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There are valid reasons to not pay off debt with savings
In all circumstances, should I use savings to pay off debt?
If you’ve ever asked yourself this question, you’re not alone. It’s a popular belief that all debt (except the mortgage) should be completely paid off before you start stockpiling your cash. After all, paying for interest is like throwing money down the toilet.
A while back I went through the 9-week Financial Peace University Flex online course by Dave Ramsey. Dave teaches his financial strategies with “baby steps” – even though each one is far from little or quick.
After you save up $1000 and create a budget you can stick to, your #1 goal should be getting out of ALL debt except for your mortgage.
This means stopping all savings and putting every spare penny towards your debt.
Even putting a hold on your 401(k) contributions.
Even using up all your savings (except the $1000) to pay it off.
After considering what this would look like for our finances, I decided not to follow Dave’s advice. Instead, I’m keeping the savings we have in our account, continuing to contribute 10% to our 401(k), and using whatever is left to pay down our debt.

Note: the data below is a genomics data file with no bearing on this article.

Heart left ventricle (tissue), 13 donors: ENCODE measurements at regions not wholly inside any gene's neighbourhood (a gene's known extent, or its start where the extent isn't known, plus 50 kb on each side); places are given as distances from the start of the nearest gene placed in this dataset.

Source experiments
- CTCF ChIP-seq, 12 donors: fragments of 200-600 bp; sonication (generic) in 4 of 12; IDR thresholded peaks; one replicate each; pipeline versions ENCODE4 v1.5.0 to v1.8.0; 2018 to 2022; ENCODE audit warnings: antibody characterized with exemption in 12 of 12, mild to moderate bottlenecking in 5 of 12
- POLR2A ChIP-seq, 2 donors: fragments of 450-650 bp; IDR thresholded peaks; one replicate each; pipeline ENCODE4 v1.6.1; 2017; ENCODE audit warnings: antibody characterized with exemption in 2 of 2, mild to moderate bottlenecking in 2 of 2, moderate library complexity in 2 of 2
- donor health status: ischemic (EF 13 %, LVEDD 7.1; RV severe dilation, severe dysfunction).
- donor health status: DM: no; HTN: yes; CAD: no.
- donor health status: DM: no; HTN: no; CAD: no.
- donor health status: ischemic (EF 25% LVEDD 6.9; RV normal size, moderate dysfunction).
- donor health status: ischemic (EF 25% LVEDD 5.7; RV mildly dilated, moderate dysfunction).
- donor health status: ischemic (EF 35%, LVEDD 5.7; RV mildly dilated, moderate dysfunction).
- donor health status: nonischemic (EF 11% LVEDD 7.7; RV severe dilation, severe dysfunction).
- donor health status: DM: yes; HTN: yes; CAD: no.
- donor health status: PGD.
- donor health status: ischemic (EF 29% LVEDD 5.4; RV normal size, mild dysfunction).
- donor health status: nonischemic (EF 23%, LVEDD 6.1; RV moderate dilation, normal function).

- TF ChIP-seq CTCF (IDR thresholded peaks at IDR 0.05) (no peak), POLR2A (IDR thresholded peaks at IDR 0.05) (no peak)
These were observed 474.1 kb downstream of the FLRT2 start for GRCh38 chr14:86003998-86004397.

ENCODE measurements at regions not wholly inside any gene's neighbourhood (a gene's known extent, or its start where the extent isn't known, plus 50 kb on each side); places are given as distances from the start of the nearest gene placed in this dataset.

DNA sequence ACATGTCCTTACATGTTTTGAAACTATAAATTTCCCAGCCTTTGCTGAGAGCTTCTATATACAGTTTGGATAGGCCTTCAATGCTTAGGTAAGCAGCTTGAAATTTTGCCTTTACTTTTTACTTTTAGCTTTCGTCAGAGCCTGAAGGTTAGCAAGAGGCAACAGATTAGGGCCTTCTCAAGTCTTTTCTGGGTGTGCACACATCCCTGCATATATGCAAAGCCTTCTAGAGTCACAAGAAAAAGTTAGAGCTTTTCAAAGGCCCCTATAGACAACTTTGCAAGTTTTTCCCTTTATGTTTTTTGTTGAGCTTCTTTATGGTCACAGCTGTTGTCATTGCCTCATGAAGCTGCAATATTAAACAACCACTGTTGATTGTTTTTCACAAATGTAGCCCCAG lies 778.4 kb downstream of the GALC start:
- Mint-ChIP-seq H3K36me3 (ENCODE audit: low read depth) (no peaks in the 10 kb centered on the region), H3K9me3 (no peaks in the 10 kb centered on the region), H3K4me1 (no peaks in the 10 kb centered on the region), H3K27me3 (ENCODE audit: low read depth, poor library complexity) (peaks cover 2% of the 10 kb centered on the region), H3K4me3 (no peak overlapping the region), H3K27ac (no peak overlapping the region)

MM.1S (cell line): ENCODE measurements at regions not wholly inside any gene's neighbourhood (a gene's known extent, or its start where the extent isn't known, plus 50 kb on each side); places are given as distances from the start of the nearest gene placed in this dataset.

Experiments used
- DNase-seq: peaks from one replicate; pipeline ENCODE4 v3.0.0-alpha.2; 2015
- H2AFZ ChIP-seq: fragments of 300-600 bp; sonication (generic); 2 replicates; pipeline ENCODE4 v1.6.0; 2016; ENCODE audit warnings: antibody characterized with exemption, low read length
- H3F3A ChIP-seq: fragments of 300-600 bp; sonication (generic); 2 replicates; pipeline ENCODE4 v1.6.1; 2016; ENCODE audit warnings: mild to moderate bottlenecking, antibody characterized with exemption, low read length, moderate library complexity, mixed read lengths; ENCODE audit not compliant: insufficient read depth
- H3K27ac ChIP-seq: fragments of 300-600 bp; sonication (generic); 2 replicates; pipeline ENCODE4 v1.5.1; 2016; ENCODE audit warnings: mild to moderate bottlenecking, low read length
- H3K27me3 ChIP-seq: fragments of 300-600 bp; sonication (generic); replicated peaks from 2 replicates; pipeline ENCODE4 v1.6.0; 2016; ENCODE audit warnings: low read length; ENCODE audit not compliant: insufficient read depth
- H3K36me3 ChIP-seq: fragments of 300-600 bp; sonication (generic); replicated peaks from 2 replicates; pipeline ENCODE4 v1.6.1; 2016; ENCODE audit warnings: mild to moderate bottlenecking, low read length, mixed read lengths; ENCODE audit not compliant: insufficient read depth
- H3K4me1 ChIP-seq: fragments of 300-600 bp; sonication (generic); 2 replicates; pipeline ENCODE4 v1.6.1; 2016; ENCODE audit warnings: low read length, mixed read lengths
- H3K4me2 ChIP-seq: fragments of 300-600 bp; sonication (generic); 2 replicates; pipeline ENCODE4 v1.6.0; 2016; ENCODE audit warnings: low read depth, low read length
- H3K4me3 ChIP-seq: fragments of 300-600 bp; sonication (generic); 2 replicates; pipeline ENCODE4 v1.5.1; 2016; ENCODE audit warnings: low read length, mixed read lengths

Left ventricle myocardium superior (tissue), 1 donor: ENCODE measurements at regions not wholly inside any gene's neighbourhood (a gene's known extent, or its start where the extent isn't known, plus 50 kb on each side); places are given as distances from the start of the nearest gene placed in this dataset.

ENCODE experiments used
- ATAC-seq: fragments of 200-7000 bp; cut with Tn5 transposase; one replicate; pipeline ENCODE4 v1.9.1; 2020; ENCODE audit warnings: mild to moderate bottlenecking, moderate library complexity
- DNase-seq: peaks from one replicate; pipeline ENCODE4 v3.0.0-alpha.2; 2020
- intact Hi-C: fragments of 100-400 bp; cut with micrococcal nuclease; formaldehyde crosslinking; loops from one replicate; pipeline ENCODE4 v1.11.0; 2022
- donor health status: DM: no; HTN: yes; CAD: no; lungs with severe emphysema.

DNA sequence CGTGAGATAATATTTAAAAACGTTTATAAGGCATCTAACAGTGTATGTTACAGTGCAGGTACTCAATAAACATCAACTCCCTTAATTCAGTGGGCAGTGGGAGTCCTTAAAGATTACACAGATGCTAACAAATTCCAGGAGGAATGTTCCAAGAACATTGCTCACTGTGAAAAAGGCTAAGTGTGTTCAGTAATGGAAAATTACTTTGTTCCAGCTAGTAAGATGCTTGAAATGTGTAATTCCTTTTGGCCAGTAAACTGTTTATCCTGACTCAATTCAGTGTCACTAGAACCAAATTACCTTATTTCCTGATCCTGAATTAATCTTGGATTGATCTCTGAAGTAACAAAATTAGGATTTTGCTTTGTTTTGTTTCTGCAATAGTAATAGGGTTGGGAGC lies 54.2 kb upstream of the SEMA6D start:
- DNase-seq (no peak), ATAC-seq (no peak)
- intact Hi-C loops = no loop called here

If you’re wondering if you should use savings to pay off debt, I would say there’s no clear cut answer. But, I do believe that there are certain circumstances when you should make savings the priority.
Here are 3 valid reasons why you should put savings before debt.
Time is not on your side
My husband and I are both in our 50s. We have a 401(k) that we’ve contributed to for the past 2 decades, but there were many years when we could only put in the 3% that was matched by his employer.
We’re not panicking, but we do need to get more aggressive with saving if we want to retire on time.
The sooner we can build up our retirement fund, the faster compound interest will get us to our goal faster. At this point in our lives, time is not on our side. We need to leverage every minute we get to grow our retirement savings.
If you’re behind on your retirement savings, use a retirement calculator to figure out what you need to do to catch up. Determine how much you have to start saving every month so you can build your savings quickly and retire on time.
After you increase your contributions, you may realize there’s little left to pay down your debt. Do what you can to lower the interest rates, and find ways to increase your income. These two tactics will allow you to chip away at your debt faster without taking away from your savings goals.
The difference in interest
When you compare your cost of debt to the returns on your investment accounts, which one wins?
I typically keep all credit card debt on one card with a 0% promotional rate. Our mortgage is at 4% and student loans are below 5%. Our medical bills are interest-free.
Comparing that to our retirement fund, our 401(k) consistently has returns over 10% – about twice what we’re paying on debt.
To me, this is a no-brainer. If my rate of return is double my cost of debt, I’ll want to maximize those returns by continuing to pour into that account.
Compare the rates you’re paying versus the returns you’re making. Consider your timeline to retirement, the total of your debt balances, and the opportunities you have to lower the cost of your debt.